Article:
As I mentioned in my previous review, you have to try to be social as your mom won’t be signing you up extra-curriculars anymore. I was fortunate to meet great people through my freshman dorm and sports team but if you aren’t part of an athletics team you should definitely attend as many extra-curricular or greek life events to see where you like best. Everyone is very welcoming of freshmen which is the complete opposite of culture on many other college campuses.

Academics: It’s tough, but the general rule of thumb is if you study hard then you will be fine. I came in to RPI with something very far from a sparkling high school transcript and did pretty well in the GPA department because I worked my ass off while being involved with a varsity sport. Many of my professors were incredibly approachable and helpful especially during office hours. Most of them were incredible teachers as well as being well known in their respective fields. My only complaint is that there are a few classes which reuse a similar test every year, so the people who have access to those previous tests (we call them backtests) will get an A or B while people left out in the cold won’t do as well. Most people are pretty open with sharing backtests but certain individuals will not be…

At this point we move into the more negative side of my review:

Job Placement/Career Opportunities: To preface this, I believe this is THE MOST IMPORTANT aspect to be considered when looking at STEM schools. Career placement ultimately is an indicator of how desirable the school’s graduates are in industry and many people major in STEM fields to be very employable (and make good money too).

The one redeeming quality here is that RPI is a generally well respected school amongst engineering firms. Now to the bad...I could probably write a 10 page article about this to be honest so I’m not sure where to start. First, look at the RPI placement rate. It is 84% after over 12 months post graduation, which basically means that 16% of graduates from the “prestigious” RPI are unemployed. If you look at many peer institutions such as Case Western, URochester, RIT, Stevens Tech, Purdue, WPI, all have placement rates of >94%, that is a significant difference. It is really is difficult to argue against this point, as all these schools use the same exact metric as RPI for placement rates. You would hate to spend that ~$70k/year to go to RPI then not be able to find a job, right? This poor career placement spreads its way into not only full-time jobs but also internship and co-op opportunities for students, many of whom will just bum around over the summer after trying to find professional internships. Personally, all of my internship and full-time job experience was found completely independent of RPI because I was extremely fortunate to have some very strong connections in the industry. Now, I believe RPI has some of the best and hardest working students in the country so, why is the placement so poor?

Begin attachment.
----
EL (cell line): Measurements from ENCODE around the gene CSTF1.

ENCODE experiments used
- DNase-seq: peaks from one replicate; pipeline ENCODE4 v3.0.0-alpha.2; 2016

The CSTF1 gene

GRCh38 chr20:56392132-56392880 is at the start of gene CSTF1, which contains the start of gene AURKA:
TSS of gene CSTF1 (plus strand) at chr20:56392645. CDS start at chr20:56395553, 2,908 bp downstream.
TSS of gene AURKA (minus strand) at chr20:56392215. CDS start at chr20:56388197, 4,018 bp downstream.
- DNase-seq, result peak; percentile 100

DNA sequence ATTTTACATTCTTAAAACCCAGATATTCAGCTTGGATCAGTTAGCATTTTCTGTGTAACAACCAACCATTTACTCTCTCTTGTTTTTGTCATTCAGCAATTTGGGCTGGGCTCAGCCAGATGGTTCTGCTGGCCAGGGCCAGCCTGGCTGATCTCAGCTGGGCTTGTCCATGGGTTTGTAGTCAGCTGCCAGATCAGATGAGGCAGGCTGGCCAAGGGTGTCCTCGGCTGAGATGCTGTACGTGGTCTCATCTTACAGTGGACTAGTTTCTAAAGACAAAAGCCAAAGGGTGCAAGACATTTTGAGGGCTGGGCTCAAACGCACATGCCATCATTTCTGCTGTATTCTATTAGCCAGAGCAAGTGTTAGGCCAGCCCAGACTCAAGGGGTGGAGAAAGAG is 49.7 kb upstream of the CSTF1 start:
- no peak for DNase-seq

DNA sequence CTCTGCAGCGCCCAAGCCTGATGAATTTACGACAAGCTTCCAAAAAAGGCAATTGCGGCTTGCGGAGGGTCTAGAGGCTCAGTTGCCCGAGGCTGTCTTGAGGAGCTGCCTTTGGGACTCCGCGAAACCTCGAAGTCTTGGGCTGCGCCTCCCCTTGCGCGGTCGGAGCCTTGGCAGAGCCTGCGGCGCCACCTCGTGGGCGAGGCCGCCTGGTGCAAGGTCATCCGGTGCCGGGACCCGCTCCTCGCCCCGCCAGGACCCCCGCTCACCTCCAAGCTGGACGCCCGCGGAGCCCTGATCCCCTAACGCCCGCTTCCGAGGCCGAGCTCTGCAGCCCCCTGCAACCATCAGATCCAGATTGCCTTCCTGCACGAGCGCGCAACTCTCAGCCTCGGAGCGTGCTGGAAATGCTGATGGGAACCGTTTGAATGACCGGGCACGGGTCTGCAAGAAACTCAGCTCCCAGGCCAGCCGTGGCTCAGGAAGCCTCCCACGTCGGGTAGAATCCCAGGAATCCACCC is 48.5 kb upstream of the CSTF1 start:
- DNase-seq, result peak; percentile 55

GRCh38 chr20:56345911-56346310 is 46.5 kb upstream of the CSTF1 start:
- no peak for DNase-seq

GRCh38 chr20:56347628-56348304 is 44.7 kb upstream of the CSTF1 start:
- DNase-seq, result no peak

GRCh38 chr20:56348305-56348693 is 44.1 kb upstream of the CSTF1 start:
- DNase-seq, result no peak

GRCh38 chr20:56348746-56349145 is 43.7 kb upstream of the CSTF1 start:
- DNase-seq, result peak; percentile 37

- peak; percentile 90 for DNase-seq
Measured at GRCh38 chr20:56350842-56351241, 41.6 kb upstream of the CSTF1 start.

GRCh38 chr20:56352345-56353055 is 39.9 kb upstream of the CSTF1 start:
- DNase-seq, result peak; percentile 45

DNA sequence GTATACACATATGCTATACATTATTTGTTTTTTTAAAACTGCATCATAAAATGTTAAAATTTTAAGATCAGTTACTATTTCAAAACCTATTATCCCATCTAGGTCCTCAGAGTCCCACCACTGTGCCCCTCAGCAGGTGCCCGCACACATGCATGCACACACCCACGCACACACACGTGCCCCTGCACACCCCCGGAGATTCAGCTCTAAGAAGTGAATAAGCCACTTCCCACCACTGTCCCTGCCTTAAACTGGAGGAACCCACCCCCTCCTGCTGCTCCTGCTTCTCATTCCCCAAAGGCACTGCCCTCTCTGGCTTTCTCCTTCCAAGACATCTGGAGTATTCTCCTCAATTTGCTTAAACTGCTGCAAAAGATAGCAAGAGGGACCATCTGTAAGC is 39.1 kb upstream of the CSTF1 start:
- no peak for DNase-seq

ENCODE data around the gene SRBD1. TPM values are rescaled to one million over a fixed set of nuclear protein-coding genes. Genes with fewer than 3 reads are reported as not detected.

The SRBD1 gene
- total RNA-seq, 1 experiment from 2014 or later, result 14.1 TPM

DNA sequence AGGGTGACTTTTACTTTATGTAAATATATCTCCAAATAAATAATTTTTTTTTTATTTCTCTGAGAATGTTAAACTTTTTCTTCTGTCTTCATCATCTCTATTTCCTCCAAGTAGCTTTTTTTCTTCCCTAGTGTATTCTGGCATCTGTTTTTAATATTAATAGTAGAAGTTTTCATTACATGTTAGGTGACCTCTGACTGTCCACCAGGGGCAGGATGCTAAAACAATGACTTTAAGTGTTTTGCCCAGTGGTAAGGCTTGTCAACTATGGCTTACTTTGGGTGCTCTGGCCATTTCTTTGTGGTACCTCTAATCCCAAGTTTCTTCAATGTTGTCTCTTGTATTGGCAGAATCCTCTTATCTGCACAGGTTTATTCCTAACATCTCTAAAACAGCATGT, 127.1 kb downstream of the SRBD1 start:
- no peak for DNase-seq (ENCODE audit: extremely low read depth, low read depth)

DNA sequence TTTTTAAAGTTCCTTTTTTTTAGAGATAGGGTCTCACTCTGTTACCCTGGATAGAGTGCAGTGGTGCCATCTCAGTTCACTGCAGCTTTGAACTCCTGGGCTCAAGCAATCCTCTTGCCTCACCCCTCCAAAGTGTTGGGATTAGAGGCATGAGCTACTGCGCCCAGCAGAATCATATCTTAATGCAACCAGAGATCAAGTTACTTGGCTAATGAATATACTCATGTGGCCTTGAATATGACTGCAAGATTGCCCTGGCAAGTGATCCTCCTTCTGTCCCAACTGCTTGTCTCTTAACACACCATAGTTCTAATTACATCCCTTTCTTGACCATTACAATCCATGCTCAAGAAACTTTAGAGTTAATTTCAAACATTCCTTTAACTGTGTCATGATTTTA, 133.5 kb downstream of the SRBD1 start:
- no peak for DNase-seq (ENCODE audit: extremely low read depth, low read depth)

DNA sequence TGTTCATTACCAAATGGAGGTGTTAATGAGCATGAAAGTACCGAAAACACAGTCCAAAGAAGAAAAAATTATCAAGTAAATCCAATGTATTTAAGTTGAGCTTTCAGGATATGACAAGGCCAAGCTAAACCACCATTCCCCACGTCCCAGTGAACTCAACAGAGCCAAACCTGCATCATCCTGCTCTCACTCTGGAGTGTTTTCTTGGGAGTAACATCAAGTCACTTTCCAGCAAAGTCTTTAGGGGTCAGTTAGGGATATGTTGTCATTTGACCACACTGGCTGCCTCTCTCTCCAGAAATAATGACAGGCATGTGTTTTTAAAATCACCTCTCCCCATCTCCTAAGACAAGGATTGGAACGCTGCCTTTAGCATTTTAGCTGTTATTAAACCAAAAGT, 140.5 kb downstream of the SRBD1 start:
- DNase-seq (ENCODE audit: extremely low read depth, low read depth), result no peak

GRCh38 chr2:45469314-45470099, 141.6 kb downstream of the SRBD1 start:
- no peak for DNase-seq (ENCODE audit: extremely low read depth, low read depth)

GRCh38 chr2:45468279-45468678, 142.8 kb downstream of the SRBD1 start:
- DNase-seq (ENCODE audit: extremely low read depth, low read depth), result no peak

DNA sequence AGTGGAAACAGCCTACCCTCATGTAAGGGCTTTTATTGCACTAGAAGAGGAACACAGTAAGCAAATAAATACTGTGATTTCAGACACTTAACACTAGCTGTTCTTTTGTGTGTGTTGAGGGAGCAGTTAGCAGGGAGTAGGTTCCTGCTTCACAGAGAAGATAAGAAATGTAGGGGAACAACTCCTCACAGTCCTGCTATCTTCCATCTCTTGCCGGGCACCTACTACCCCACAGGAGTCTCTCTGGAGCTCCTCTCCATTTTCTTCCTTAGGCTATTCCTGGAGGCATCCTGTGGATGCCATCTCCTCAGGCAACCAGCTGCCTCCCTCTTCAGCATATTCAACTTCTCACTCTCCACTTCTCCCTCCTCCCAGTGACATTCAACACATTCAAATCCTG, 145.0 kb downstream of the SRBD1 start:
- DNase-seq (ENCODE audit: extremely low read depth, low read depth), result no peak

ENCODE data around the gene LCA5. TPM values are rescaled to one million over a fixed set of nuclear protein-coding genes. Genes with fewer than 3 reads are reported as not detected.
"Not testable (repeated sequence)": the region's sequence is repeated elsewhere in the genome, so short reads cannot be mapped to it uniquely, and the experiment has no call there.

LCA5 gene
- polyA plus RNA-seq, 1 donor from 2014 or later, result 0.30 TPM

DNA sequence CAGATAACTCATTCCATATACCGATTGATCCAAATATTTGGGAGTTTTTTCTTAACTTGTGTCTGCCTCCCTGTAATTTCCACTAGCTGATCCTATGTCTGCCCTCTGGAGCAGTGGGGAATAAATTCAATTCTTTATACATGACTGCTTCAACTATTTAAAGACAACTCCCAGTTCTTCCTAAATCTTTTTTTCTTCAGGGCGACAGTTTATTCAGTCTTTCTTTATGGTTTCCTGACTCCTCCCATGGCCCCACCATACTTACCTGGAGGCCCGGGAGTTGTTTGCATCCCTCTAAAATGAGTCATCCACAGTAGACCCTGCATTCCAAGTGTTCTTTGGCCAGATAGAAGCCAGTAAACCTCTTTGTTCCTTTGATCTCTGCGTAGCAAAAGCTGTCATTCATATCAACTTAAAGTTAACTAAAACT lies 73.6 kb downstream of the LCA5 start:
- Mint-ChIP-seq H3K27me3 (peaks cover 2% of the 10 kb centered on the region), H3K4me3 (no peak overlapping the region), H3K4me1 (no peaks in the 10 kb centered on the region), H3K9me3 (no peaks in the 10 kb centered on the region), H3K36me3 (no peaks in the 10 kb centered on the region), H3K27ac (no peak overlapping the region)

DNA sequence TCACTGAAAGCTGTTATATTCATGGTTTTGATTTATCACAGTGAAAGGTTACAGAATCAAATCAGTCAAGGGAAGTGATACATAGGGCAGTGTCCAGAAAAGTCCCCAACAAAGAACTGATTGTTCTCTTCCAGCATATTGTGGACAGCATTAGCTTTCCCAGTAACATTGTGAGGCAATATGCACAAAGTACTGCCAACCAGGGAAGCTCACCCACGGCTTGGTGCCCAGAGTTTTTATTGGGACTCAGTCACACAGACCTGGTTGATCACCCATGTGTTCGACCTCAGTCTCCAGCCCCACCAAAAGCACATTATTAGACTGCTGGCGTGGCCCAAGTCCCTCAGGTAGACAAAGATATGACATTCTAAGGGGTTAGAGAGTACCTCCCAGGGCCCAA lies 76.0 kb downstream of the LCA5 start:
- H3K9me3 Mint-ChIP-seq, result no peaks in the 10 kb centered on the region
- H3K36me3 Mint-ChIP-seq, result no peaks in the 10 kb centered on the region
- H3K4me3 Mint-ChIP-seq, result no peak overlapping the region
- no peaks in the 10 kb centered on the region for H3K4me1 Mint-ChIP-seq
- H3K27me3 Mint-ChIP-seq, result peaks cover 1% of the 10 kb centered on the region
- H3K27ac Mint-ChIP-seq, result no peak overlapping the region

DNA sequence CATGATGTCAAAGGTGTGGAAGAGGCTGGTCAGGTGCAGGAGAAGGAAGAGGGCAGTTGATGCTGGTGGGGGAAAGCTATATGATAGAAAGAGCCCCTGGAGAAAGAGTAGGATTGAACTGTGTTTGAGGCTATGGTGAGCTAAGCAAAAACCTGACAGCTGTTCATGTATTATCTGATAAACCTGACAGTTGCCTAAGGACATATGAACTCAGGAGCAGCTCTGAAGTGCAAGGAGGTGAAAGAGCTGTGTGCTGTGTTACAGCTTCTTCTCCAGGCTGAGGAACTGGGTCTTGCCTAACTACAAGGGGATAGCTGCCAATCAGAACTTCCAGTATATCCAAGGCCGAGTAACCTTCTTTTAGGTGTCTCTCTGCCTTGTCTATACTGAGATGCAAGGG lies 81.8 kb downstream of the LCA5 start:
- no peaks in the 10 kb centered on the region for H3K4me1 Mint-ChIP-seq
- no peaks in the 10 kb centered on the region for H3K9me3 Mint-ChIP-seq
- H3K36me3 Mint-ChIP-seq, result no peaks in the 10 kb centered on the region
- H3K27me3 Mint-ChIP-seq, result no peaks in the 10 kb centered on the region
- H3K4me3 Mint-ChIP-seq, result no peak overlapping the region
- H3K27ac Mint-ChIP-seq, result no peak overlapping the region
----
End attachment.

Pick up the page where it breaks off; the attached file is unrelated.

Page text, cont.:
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Replies to: Honest Review of RPI After 5 Years

  • cfsnowycfsnowy 122 replies1 discussionsRegistered User Posts: 123 Junior Member
    Thanks for writing this. Help with job placement has been rumbling around in my head for awhile, and your experience confirmed my suspicions. Placement efforts work best at the academic department level, and ought to be part of a faculty member's job description. A centralized, standalone "Career Placement Center" doesn't serve its students as well as it might, as you discovered. That didn't work for me back in the Dark Ages, and it doesn't work now.